J had volunteered to cook. Now this may not sound remarkable, but it is … in all the many years I’ve know him, he has cooked me one cooked breaky and one evening meal. The deal normally is that I cook and he washes up. Fair enough. As I write the blog, I have been giving some back seat driving instructions … just helpful hints, you know, and I do think he appreciated it. I have just got involved though, as I could smell burning. You did put water in the bottom of the steamer? Yes, I definitely did. I’m coming over to have a look …. the base of the steamer did have water in it … and all the veg, but it was sitting on top of the top part of the steamer … whoops! But it was delicious.
He’s now volunteered to cook once a week … yay! And I did the washing up, although he offered … nope – you cooked. Fair enough!
425 – Cavorting in Cavan Burren and in Search of Innisfree
J here …
We had overnighted outside the most plain church – with free WC facilities! K ran and I sort of dawdled but actually I did some tidying and readying the van for our graceful departure. (K: he’s turning into a domestic Goddess!)
A lovely relaxing walk at Cavan Burren – strangely unpublicised in the guide books? But it all quite new – 2014 – and huge expenditure and beautifully sign posted with info boards all the way round – Dolmen / tombs from 6,000 BC!!!
Farming gave way to forestry in the 1950’s and this is the remains of an abode with the ancient Dolmen in the back being adapted for livestock shelter.
This hole in the ground is actually aline kiln from the C19. We had not idea of all the multiple uses of lime: spreading on alkaline fields, white washing walls, building mortar when mixed with sand, fine plaster work, as a mild fungicide to keep buildings clean and as a slug deterrent. We should all have them in our gardens!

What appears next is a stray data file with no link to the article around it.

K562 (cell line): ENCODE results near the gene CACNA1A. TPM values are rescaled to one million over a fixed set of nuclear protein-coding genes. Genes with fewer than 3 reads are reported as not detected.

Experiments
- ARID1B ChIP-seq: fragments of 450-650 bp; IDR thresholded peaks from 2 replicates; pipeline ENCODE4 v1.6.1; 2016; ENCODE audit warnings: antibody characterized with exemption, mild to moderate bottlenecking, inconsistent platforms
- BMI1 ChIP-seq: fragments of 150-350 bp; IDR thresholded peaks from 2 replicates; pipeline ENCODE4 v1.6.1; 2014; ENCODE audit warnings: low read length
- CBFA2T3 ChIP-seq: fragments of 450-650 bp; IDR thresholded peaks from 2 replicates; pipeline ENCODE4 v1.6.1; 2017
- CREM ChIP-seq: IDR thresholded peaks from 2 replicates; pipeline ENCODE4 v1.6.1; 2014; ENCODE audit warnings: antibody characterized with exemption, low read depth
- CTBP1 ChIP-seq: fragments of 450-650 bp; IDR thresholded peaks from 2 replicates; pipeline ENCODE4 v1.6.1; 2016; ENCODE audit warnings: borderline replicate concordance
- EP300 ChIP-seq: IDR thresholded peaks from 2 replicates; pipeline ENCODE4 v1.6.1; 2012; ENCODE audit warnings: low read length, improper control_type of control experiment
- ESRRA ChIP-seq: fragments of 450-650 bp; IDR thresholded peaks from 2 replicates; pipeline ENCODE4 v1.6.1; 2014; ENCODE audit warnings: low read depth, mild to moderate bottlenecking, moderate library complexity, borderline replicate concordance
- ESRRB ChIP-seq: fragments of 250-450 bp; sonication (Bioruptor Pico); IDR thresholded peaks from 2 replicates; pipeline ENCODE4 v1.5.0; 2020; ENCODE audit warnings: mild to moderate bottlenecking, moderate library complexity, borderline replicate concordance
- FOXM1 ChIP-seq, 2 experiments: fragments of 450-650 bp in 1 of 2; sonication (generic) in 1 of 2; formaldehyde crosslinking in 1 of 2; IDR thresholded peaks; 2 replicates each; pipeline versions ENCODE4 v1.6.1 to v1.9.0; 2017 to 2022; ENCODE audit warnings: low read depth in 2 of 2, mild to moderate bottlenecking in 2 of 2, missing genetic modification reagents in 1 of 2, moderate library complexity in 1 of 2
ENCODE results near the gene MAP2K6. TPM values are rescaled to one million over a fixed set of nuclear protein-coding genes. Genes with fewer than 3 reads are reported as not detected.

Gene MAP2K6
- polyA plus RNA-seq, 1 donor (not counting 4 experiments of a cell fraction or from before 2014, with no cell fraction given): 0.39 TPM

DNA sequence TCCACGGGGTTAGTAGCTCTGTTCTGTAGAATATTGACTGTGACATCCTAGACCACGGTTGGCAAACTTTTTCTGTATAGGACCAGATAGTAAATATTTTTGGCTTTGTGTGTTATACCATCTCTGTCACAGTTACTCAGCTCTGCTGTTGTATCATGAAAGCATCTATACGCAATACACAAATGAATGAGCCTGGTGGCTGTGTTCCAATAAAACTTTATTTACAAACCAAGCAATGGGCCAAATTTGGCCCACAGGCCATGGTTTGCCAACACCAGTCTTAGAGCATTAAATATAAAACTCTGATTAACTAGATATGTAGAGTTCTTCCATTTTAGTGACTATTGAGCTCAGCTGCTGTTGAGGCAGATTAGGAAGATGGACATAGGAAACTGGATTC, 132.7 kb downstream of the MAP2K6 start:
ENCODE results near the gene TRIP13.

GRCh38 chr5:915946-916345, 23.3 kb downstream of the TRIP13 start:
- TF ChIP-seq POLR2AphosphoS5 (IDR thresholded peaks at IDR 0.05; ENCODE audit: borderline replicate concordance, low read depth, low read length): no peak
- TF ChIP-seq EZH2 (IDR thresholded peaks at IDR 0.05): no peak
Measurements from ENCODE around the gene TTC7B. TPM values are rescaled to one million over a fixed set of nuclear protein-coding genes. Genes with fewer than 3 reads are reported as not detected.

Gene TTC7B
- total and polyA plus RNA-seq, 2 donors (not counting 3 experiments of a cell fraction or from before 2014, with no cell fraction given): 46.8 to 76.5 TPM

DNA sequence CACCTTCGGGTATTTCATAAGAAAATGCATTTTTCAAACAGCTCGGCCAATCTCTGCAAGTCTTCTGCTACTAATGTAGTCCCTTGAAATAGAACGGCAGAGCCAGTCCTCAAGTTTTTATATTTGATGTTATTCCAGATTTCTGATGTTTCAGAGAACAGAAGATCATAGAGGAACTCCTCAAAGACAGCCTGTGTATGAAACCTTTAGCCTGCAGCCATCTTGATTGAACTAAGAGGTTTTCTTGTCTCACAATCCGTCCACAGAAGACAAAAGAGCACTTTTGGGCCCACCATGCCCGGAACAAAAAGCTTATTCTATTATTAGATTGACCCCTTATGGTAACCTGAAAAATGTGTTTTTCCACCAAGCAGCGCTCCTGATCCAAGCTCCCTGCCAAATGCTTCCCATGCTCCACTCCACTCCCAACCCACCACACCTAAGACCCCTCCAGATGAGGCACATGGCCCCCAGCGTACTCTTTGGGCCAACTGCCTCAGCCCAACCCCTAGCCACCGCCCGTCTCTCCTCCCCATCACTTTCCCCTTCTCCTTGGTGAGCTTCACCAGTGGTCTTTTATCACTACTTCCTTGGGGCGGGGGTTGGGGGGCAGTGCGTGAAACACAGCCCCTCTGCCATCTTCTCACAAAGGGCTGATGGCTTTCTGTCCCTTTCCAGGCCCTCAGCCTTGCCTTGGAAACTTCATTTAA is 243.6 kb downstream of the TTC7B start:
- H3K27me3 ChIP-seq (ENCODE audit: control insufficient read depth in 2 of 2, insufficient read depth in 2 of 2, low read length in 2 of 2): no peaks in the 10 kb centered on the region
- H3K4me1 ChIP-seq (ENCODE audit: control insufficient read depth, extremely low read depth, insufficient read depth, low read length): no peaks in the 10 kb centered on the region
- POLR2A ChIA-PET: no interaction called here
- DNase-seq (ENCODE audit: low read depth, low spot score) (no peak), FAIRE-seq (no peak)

To the hill of Dooney via Sligo town – John Joe, Fr Tom and Mammy all called this their home at Ardsoran on the Sligo/Roscommon border. Since I was a small child, I have been spellbound by Yeats’ poetry and the magical Lake Isle of Innisfree – raised your parents on the lyrical words… “and peace comes dropping slow…” Such magical word music.
“I will arise and go now
and go to Inishfrre
and a small cabin build there
of clay and wattles made
and peace comes dropping slow”
… Peace? Yes!
The weather was not good and we could easily have passed on to other locations…we would have greatly regretted it… We will stay here for the night at the car park for Innisfree – quiet and very peaceful – have we used the word ‘peaceful’ a lot recently? With good cause… We are both a little fatigued – I’m knackered after my guest appearance on Celebrity Faster Chef – I did not say ‘Farter Chef’ although our blog may silently record otherwise…? I really enjoyed cooking and since K has done 100% of our culinary masterpieces, it is time.. and ‘time and tides wait for no man’… There may be a minor out burst of poetry here…
Having spent another tasty night of zero alcohol-free beer – extremely tasty – we will permit ourselves a modicum of wine tonight…
Lough Gill and the sun is trying to make a brief appearance!
We came in search of Innisfree … J has been reciting verses of The Lake Isle of Innisfree to me since we met.
The right hand humps are the Sleeping Giant.
My favourite of all Irish Poems. I do love poetry. Keeps me sane! Lovely photos! Keep it up . Xxxxx